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Cannes 2016: It's Only the End of the World review

23 May 2016 1:20 PM, PDT

★★☆☆☆ Xavier Dolan has adapted theatrical works before. 2013's Tom at the Farm was a divisive feature but rendered Michael Marc Bouchard's play in a widescreen cinematic landscape. Premièring in Cannes, It's Only the End of the World sees Dolan adapt Jean-Luc Lagarce's play of the same name. In the film's press notes, the director records how he dithered about adapting the play suggested by his friend Anne Duval as tailor-made for him, but in the end succumbed. He shouldn't have. The material is weak, overly familiar and cliché-ridden. Dolan throws the cinematic sink at it but his latest feels like a shorter, not particularly watchable sequel to August, Osage County.

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- CineVue UK

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Cannes 2016: The Happiest Day in the Life of Olli Mäki review

23 May 2016 1:19 PM, PDT

★★★★☆ The winner of this year's Un Certain Regard prize, The Happiest Day in the Life of Olli Mäki is Juho Kuosmanen's chronicle of a Finnish pugilist. A unique and beautiful boxing movie shot on 16mm in black and white, it's like Wild Strawberries meets Raging Bull - though the bull isn't so much raging as in love. Olli Mäki (Jarkko Lahti) is a humble baker, an affable and resourceful man who seems a million miles away from the ferocity and Eye of the Tiger attitude you'd normally associate with boxing. Indeed, we first see him escorting a girl, Raija (Oona Airola), to a wedding he's totally unprepared for.

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- CineVue UK

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Criterion Review: L'Avventura

23 May 2016 1:18 PM, PDT

★★★★★ Now celebrated as a masterpiece of Italian cinema, Michaelangelo Antonioni's L'Avventura was booed during its first screening at the Cannes film festival before going on to win the Jury Prize, an apparent paradox that reflects the tonal and thematic conflicts at the heart of the film. Critically lauded for its experimental form, L'Avventura's central narrative is deceptively simple: when a group of wealthy friends take a yachting trip to an island off the coast of Northern Italy, one of their group disappears without trace or explanation, triggering a search for her that opens a Pandora's box of emotional consequences.

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- CineVue UK

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DVD Review: Spotlight

23 May 2016 12:05 PM, PDT

★★★★☆ There's a sense of the years being rolled back in Tom McCarthy's gripping, Oscar-worthy journalism drama Spotlight. On the one hand, there's almost a nostalgia that comes with watching - and participating in - the craft of meticulous, urgent and dedicated long-form journalism. When there's talk of deadlines, it's all about whether the reporters can build a strong enough case in time; the modern medium is blighted by a clamour for clicks and the rush to publish. Fact checks be damned. On the other hand is the impressive feat of crafting such a superb example of fiercely intelligent, mid-budget, mature cinema, the likes of which is all the more rarely seen in this day and age and certainly not this accomplished.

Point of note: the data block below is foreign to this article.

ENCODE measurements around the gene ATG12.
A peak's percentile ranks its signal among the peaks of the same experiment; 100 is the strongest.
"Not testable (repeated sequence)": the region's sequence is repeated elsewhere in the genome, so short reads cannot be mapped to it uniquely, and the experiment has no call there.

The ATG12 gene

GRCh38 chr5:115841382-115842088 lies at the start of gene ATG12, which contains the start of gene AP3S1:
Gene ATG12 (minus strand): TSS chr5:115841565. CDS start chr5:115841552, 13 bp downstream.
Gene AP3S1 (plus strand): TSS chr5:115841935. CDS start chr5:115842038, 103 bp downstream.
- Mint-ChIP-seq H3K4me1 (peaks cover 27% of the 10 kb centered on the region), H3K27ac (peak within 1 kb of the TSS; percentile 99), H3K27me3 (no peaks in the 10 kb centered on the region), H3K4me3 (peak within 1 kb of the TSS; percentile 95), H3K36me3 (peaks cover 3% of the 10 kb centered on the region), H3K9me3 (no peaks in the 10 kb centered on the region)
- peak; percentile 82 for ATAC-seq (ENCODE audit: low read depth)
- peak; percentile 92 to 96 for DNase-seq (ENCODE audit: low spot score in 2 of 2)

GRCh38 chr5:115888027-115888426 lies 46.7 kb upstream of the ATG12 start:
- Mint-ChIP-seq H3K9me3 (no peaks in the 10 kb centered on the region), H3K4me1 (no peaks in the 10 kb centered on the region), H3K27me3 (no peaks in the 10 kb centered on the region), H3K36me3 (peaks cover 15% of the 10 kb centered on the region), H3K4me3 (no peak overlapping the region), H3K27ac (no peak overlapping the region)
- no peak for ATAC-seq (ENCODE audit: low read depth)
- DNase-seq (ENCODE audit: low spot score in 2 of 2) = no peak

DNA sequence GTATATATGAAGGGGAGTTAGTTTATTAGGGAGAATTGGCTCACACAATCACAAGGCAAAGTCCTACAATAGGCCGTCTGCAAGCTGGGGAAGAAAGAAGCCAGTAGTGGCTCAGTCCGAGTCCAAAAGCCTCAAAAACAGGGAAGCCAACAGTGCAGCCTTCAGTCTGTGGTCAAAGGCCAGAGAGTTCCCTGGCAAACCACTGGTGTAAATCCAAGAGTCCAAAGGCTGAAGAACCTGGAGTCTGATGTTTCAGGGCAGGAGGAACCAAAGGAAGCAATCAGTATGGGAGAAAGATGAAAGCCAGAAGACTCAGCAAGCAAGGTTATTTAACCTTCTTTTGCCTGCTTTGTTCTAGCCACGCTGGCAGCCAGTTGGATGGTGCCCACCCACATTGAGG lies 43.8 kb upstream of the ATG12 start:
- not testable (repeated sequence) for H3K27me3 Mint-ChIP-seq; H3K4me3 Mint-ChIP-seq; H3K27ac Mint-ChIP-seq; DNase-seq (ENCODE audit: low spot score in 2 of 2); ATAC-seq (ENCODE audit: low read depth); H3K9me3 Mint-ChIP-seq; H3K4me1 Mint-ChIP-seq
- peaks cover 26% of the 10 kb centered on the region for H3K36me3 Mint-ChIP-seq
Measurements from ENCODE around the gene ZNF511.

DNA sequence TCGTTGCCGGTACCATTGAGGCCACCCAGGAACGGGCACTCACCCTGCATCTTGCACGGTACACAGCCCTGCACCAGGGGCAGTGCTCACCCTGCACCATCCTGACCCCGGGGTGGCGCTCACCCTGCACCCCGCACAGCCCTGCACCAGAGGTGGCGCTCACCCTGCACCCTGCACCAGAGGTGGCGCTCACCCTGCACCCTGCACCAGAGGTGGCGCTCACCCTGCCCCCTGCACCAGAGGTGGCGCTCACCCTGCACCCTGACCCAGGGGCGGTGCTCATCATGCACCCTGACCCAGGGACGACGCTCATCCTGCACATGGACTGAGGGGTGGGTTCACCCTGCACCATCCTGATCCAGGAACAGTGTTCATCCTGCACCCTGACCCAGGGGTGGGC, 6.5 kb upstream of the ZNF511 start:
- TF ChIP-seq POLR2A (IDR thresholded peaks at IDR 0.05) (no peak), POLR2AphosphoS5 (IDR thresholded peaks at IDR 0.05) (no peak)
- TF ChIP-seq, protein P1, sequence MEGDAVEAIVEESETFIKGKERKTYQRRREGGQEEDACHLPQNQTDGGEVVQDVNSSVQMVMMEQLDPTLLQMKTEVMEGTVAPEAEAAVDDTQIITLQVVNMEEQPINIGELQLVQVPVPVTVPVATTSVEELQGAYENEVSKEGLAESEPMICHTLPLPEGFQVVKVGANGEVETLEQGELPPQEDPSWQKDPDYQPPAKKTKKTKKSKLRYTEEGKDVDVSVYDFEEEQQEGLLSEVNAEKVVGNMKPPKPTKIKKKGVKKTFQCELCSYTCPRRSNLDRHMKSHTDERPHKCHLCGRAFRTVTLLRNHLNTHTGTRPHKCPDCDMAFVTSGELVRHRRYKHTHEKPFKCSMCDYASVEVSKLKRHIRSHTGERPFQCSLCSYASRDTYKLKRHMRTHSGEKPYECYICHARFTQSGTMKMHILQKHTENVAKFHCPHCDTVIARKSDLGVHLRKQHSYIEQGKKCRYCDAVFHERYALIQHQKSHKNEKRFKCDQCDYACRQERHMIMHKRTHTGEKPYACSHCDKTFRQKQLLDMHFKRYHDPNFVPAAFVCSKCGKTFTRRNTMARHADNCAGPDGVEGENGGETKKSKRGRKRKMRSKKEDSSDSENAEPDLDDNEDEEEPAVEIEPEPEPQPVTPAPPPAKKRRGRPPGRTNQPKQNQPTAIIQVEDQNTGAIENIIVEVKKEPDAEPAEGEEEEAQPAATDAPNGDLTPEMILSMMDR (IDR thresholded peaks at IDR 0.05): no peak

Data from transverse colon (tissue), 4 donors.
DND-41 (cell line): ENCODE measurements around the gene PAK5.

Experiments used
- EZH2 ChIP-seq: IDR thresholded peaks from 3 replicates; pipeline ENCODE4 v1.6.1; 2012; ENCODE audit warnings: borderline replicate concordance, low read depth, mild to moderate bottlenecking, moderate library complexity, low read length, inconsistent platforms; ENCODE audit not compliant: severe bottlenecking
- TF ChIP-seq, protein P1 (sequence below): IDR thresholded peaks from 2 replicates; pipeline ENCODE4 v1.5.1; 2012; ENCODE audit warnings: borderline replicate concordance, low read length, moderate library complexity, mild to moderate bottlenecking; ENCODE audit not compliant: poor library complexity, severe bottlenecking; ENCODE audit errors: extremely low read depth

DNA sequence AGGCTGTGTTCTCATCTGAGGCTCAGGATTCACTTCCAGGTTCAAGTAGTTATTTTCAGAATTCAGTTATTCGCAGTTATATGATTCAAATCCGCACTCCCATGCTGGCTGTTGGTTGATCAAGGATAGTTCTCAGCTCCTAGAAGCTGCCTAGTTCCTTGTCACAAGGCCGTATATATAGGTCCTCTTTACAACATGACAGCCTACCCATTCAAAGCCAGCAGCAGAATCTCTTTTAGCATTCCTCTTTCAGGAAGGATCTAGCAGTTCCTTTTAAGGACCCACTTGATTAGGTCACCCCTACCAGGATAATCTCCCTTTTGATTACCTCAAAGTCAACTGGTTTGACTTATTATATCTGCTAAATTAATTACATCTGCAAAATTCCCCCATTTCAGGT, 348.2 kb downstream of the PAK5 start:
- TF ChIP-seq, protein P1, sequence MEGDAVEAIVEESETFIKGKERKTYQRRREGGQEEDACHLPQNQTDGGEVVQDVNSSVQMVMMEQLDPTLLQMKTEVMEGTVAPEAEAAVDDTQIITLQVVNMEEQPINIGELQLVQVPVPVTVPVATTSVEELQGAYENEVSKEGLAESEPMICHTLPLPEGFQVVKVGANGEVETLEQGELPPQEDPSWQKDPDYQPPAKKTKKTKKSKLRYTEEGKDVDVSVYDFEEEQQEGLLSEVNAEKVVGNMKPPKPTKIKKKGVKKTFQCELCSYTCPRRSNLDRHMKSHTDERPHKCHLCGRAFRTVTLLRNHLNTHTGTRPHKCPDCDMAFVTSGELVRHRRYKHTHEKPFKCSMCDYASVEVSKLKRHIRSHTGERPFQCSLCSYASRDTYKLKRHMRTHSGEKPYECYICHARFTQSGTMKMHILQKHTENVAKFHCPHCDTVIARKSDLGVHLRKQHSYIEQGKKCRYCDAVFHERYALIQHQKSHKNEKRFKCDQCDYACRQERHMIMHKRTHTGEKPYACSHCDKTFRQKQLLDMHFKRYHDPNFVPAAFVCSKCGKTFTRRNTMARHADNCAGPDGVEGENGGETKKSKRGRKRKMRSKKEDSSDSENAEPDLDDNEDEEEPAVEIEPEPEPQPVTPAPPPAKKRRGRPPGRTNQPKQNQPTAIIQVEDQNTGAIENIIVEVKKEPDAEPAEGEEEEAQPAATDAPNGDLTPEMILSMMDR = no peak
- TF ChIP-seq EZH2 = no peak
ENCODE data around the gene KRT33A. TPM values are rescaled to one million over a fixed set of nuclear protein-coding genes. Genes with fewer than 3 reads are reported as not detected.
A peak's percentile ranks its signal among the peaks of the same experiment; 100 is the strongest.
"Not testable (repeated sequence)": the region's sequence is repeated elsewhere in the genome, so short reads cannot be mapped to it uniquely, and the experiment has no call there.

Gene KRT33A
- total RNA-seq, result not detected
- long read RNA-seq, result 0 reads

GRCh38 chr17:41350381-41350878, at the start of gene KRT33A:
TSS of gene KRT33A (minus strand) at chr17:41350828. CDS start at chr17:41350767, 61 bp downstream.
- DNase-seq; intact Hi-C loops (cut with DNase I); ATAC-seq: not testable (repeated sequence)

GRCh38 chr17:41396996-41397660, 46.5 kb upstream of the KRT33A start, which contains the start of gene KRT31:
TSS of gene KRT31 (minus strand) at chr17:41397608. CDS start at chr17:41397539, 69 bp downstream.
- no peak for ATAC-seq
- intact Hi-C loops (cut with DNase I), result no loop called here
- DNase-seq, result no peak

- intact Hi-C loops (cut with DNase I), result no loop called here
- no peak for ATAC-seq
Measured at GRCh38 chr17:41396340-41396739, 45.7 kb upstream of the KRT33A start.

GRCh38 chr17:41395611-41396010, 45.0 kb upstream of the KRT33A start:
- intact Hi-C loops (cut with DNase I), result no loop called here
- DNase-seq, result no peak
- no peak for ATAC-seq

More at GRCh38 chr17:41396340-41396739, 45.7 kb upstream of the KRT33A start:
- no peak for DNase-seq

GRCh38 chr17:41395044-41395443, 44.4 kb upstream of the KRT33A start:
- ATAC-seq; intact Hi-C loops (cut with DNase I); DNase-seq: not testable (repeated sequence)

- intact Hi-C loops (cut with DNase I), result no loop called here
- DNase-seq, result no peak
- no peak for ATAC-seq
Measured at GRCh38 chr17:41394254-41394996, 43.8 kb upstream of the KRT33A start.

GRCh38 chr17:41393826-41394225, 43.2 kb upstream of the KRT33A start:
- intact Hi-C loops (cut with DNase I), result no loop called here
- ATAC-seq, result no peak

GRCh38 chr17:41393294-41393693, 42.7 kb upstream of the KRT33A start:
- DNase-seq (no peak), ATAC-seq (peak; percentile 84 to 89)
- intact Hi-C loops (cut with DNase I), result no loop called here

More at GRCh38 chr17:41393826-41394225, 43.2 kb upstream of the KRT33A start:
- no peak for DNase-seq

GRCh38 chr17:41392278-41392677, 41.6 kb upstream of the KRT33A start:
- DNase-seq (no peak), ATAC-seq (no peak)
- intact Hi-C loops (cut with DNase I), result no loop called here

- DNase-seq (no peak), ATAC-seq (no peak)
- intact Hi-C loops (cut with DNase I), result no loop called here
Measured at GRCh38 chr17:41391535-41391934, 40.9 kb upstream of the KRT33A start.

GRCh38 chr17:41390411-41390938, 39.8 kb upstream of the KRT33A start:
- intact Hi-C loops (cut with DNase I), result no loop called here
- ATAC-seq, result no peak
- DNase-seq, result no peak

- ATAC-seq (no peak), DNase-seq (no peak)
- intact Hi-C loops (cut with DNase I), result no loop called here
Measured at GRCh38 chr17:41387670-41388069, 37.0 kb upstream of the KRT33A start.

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- CineVue UK

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DVD Review: The Big Short

23 May 2016 12:03 PM, PDT

★★★☆☆ The closing credit sequence of Adam McKay's The Other Guys inexplicably plays out with infographics on ponzi schemes, the immorality of big bank CEOs and just what a naughty boy Bernie Madoff was. In spite of unquestionable comedic wit - from numerous Will Ferrell offerings - it's hard to see how or why the director was chosen to bring Michael Lewis' straight-laced book The Big Short: Inside the Doomsday Machine to the big screen. Sporadically hilarious, dizzyingly dynamic and at times downright infuriating, The Big Short admirably attempts to distil the rhymes and riddles of complicated banking practice for a lay audience. Films of a similar ilk went for an approach of either less is more - Margin Call - or overtly more is more - The Wolf of Wall Street - but McKay's latest feature is all over the map.

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- CineVue UK

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DVD Review: The Assassin

23 May 2016 11:58 AM, PDT

★★★★★ Hou Hsiao-Hsien's The Assassin is not quite like other wuxia movies. It shares a reverie in the natural world with King Hu's A Touch of Zen and the turmoil between love and duty of Ang Lee's genre-rejuvenating Crouching Tiger, Hidden Dragon, but it transcends both. Where Hu leant on religious allegory, Hou's spirituality is deeply humanistic; where Lee used his canvas for epic fairytale legend, Hou employs his to craft folkloric vignettes of painterly beauty. Where the genre itself glides over rooftops and bounds into trees in glorious action spectacle, The Assassin uses violence in precise doses, instead submitting to the awesome power of stillness and tranquillity. Hou's camera lingers on a silk curtain blowing in the breeze without needing a blade to shear it in two. While this might deter some audiences, those who persevere will find a sumptuous film of extraordinary grace and irresistible potency.

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- CineVue UK

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13 articles